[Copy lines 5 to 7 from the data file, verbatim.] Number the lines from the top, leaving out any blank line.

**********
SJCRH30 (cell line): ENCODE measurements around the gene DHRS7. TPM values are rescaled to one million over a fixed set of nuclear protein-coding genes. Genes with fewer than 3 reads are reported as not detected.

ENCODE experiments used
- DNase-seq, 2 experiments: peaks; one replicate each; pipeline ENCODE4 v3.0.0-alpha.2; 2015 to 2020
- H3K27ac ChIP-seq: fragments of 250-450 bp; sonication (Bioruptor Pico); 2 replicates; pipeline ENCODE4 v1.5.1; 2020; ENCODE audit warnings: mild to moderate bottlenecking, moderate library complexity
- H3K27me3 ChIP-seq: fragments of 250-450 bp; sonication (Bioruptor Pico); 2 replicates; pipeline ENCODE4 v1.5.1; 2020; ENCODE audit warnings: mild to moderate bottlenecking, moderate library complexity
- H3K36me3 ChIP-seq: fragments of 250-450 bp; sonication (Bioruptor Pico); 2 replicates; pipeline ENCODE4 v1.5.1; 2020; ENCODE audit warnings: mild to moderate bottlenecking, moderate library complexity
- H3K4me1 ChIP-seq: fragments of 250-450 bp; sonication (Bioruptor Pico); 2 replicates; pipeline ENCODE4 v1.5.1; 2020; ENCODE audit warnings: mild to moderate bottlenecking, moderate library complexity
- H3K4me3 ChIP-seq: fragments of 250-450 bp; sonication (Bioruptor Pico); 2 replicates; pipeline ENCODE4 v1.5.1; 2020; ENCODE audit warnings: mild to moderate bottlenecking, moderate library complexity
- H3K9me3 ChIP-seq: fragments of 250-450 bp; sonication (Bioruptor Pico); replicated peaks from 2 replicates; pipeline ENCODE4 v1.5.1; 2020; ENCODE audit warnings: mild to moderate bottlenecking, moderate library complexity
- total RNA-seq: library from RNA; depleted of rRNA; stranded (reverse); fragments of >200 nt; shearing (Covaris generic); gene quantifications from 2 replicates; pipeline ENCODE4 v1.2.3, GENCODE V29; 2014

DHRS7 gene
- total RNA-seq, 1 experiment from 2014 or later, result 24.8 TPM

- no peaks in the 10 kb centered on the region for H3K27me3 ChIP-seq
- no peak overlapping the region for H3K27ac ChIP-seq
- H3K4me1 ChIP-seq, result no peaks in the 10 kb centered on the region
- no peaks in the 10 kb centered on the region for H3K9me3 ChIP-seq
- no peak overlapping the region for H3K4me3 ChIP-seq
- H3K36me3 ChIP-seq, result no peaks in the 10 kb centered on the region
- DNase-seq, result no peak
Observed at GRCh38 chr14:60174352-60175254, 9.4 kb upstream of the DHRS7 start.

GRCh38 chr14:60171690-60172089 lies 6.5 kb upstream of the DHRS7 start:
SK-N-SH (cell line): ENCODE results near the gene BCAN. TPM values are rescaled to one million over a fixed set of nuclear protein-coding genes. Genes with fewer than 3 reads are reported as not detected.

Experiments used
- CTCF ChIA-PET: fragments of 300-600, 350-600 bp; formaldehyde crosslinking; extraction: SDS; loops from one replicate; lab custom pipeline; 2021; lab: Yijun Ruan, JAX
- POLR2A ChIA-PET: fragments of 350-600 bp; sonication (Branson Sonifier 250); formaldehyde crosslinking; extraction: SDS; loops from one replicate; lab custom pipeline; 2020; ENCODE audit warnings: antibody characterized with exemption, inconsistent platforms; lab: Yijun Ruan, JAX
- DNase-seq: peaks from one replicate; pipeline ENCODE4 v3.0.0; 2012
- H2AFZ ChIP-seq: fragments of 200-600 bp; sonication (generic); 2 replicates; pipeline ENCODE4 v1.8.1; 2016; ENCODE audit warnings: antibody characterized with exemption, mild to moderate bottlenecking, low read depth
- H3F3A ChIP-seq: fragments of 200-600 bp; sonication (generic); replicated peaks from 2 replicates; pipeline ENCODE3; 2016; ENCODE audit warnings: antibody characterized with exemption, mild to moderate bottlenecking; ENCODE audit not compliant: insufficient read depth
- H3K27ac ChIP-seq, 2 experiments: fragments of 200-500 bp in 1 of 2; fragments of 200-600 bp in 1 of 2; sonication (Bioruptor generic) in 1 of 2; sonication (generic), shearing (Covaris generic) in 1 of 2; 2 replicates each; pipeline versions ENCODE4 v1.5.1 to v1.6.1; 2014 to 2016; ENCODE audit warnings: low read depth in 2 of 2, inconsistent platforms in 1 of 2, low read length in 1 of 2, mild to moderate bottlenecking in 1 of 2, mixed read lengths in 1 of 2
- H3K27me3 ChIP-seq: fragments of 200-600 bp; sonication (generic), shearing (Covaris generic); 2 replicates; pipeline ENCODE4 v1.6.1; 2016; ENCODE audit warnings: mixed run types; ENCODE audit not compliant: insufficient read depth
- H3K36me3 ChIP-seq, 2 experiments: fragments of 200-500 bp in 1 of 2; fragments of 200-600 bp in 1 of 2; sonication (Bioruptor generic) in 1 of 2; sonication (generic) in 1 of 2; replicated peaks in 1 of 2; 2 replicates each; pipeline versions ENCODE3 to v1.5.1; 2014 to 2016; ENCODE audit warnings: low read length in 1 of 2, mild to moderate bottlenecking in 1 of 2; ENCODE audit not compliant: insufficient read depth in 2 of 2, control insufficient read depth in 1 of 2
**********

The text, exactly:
- H3K27me3 ChIP-seq: fragments of 250-450 bp; sonication (Bioruptor Pico); 2 replicates; pipeline ENCODE4 v1.5.1; 2020; ENCODE audit warnings: mild to moderate bottlenecking, moderate library complexity
- H3K36me3 ChIP-seq: fragments of 250-450 bp; sonication (Bioruptor Pico); 2 replicates; pipeline ENCODE4 v1.5.1; 2020; ENCODE audit warnings: mild to moderate bottlenecking, moderate library complexity
- H3K4me1 ChIP-seq: fragments of 250-450 bp; sonication (Bioruptor Pico); 2 replicates; pipeline ENCODE4 v1.5.1; 2020; ENCODE audit warnings: mild to moderate bottlenecking, moderate library complexity